Worship Leader Development: Songwriting – Part 2

Aaron Ivey Musicianship, Worship Leader Blog Leave a Comment

(This is the 2nd part in a 3 part post on songwriting from Aaron Ivey. See the 1st post here.)

In part 1, we set out our goals. We need to write songs that bring glory to God by being Christ-centered and gospel-focused. Many of you are thinking, “Yes… great… but don’t we have enough songs? Hasn’t everyone already written the good worship songs?”

“Writers often feel that everything that could be said on any subject has been said before – and better – by other writers. However, the art of writing is largely the art of REVISIONING, in one’s own time and style, the subjects that have always concerned humanity. What keeps the writer sharpening their pencils is a hope that one’s own way with the subject, one’s own experiences, will stand out.” – Francis Mayes

We must be Revisioners. Being keenly aware of what’s around us, and translating that or revisioning it.

Being a REVISIONER requires 2 things:

1.) As worship leaders, we LISTEN. We listen to the Spirit… we listen to the scriptures for truth… we listen to the issues and attitudes of our cities and our people.

2.) And then as worship leaders, we WRITE/TEACH.

“Let the word of Christ dwell in you richly, teaching and admonishing one another in all wisdom, singing psalms and hymns and spiritual songs, with thankfulness in your hearts to God. And whatever you do, in word or deed, do everything in the name of the Lord Jesus, giving thanks to God the Father through him.”

(Colossians 3:16-17 ESV)

You Have A Unique Voice

Your experiences with God are much different than mine. We have the same God, we share the same gospel but we have different stories. Your experiences with grace and mercy and redemption are much different than mine. Your experiences with justice, serving the poor, caring for the sick are much different than mine. We must resist the temptation to not write just because it’s already been written about.  “Someone’s already written about grace.” This is true, but how God has shown you grace is much different than how he’s tangibly showing me grace. So write it!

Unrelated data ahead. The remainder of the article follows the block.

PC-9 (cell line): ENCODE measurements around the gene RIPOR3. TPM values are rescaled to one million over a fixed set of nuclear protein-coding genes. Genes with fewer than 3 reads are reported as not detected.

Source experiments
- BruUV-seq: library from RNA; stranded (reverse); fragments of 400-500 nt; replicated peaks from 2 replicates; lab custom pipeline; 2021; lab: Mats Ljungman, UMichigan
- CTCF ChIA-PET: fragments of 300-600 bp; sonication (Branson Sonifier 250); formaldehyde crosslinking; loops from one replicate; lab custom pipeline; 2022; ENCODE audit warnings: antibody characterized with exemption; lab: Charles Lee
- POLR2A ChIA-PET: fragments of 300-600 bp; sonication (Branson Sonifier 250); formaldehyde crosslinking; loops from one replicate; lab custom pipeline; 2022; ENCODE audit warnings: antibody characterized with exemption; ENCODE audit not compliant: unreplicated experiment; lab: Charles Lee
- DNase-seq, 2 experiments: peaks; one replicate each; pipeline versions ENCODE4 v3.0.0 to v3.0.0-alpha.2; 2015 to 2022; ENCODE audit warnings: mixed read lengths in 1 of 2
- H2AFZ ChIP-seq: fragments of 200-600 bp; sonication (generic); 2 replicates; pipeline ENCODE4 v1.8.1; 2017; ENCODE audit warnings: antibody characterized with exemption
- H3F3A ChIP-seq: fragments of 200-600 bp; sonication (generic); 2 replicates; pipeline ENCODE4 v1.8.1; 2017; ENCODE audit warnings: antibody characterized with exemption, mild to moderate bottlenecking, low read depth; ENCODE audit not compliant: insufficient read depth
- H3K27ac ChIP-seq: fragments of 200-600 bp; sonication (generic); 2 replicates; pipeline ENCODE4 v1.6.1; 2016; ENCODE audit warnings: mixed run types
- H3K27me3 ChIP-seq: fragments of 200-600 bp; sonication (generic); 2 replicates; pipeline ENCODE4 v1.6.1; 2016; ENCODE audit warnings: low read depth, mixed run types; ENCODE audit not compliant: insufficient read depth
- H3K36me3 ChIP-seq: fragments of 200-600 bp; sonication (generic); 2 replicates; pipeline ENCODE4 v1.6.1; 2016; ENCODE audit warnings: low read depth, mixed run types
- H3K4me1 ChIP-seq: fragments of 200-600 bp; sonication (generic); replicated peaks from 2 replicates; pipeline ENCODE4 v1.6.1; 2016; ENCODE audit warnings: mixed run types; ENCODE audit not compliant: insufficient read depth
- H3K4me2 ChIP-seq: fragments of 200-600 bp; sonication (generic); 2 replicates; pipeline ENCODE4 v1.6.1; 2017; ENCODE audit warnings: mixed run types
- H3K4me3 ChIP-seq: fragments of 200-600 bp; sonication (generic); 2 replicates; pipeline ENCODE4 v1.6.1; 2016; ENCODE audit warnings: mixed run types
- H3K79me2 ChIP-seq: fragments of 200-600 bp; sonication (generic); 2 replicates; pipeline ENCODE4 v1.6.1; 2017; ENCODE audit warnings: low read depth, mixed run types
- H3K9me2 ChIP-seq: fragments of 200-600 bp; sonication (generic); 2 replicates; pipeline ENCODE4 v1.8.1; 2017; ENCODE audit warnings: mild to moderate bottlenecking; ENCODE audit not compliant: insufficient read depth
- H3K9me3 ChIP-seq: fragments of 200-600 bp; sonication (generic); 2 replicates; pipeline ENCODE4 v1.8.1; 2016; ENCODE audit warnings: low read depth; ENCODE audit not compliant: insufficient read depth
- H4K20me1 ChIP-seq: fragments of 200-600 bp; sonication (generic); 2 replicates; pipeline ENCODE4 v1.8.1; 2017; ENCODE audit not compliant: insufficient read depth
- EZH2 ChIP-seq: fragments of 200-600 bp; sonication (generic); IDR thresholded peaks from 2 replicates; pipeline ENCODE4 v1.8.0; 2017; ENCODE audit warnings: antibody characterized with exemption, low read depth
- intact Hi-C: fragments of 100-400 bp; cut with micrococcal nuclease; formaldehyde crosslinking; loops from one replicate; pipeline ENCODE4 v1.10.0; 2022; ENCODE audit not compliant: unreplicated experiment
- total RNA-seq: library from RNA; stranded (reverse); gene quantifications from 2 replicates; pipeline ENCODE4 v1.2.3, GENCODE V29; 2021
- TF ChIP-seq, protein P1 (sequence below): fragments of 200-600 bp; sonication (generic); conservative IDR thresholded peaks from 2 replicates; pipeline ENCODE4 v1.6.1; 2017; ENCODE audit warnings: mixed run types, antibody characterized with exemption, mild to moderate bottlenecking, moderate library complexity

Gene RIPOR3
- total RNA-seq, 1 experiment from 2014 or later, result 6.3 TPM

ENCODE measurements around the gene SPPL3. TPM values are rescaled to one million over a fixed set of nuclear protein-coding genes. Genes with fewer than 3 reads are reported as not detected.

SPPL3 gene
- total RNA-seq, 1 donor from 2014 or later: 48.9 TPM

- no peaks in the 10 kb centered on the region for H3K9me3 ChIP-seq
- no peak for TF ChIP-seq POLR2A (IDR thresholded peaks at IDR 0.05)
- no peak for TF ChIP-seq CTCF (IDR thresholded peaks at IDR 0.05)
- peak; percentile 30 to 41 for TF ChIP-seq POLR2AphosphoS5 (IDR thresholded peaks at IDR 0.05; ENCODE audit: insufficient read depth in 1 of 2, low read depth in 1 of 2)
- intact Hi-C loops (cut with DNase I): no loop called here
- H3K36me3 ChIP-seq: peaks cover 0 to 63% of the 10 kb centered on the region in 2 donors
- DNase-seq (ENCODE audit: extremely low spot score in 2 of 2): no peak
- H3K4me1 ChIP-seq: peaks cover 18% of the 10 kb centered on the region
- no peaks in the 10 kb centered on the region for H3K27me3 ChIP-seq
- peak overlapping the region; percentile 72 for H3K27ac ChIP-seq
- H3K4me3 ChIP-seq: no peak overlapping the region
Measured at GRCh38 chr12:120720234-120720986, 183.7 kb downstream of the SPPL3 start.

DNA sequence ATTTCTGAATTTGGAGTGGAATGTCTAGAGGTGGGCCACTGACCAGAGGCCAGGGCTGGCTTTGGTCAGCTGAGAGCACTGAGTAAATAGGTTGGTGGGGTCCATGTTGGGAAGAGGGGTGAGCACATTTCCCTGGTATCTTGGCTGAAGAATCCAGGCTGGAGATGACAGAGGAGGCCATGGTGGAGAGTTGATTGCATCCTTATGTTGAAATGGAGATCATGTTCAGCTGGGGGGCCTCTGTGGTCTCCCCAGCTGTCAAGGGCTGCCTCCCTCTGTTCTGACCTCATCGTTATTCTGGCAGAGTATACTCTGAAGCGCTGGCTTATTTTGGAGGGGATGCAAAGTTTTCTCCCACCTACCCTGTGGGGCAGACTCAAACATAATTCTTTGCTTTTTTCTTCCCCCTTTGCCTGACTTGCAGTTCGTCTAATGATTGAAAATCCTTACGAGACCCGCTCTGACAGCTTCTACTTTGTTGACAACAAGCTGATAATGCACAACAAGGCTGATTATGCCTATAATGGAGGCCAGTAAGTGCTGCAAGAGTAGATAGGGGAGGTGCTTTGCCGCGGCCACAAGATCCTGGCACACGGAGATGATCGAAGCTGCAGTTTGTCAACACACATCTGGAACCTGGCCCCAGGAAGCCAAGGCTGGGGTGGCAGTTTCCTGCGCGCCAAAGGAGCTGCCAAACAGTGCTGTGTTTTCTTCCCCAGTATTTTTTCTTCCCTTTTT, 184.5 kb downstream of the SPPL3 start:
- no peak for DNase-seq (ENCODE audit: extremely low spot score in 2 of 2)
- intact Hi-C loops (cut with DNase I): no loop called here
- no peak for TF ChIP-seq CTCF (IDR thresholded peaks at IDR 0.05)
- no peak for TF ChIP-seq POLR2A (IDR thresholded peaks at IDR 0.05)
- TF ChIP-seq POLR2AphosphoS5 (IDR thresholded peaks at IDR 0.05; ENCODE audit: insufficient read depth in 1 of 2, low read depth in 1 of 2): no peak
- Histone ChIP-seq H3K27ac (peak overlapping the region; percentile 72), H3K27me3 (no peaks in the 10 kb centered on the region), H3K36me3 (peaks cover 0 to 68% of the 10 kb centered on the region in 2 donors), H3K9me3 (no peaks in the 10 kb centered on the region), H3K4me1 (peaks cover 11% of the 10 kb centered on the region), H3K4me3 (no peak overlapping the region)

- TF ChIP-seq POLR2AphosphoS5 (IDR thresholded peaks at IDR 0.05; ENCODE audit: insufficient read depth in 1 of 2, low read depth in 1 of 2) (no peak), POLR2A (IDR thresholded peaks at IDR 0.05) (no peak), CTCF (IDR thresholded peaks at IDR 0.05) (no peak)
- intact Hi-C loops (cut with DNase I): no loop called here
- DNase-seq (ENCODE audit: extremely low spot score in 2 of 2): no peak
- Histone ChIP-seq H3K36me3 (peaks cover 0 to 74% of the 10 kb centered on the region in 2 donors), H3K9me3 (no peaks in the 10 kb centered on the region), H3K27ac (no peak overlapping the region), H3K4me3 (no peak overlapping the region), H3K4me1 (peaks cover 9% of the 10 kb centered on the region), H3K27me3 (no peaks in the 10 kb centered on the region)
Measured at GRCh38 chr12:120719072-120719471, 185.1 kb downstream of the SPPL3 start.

So how do we do it? Real songs come from real experience.  We can all sniff out songs that are written from a place of “catchiness or pop hook” and not something that comes from someone’s actual life. It’s that obvious. Honesty is essential.

The hymn How Great Thou Art was written by primarily by Stuart Hine, an English missionary who was visiting Russia’s rugged Carpathian Moutnains. The first verse was composed when he was caught in a thunderstorm in a Carpathian village. The 2nd as he heard birds singing near the Romanian border, and the third as he witnessed the Carpathian mountain dwellers coming to Christ.

Think about the Psalms. The Psalms come from real events. A non-Christian example would be the Star-Spangled Banner.

Questions to Consider

As we begin to think about some practical how-tos, I want you to consider these questions and respond either in the comments or on facebook or twitter:

1.) What is your experience with songwriting?

2.) What are your personal fears with songwriting?

3.) How are you doing as a worship leader with viewing yourself as a REVISIONER (one that listens, then writes/teaches)

Finally, take some time right now to write a 4-8 line poem or song about the story that you are currently living. It doesn’t have to rhythm. Just write it.

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Aaron Ivey

About Aaron Ivey

Aaron is the Pastor of Worship & Creativity at The Austin Stone Community Church. Aaron lives in Austin with his wife Jamie, and four children: Cayden, Deacon, Amos and Story.

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